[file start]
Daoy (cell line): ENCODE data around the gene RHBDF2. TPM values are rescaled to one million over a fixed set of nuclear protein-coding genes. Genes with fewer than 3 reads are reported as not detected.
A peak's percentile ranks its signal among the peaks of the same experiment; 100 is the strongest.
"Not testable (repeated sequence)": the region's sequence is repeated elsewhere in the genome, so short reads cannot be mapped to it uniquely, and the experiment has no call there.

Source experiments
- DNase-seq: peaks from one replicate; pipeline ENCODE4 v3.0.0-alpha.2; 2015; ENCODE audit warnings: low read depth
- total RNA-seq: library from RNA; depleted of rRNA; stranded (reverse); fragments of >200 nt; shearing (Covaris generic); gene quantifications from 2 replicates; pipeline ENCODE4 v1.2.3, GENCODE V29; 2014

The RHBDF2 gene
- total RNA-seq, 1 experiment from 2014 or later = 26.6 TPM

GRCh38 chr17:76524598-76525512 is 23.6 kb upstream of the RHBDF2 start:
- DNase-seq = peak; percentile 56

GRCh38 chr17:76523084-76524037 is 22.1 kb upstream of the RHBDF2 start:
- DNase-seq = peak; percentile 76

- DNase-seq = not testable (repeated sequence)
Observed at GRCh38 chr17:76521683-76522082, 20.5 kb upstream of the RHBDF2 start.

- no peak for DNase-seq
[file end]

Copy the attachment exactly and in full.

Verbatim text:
Daoy (cell line): ENCODE data around the gene RHBDF2. TPM values are rescaled to one million over a fixed set of nuclear protein-coding genes. Genes with fewer than 3 reads are reported as not detected.
A peak's percentile ranks its signal among the peaks of the same experiment; 100 is the strongest.
"Not testable (repeated sequence)": the region's sequence is repeated elsewhere in the genome, so short reads cannot be mapped to it uniquely, and the experiment has no call there.

Source experiments
- DNase-seq: peaks from one replicate; pipeline ENCODE4 v3.0.0-alpha.2; 2015; ENCODE audit warnings: low read depth
- total RNA-seq: library from RNA; depleted of rRNA; stranded (reverse); fragments of >200 nt; shearing (Covaris generic); gene quantifications from 2 replicates; pipeline ENCODE4 v1.2.3, GENCODE V29; 2014

The RHBDF2 gene
- total RNA-seq, 1 experiment from 2014 or later = 26.6 TPM

GRCh38 chr17:76524598-76525512 is 23.6 kb upstream of the RHBDF2 start:
- DNase-seq = peak; percentile 56

GRCh38 chr17:76523084-76524037 is 22.1 kb upstream of the RHBDF2 start:
- DNase-seq = peak; percentile 76

- DNase-seq = not testable (repeated sequence)
Observed at GRCh38 chr17:76521683-76522082, 20.5 kb upstream of the RHBDF2 start.

- no peak for DNase-seq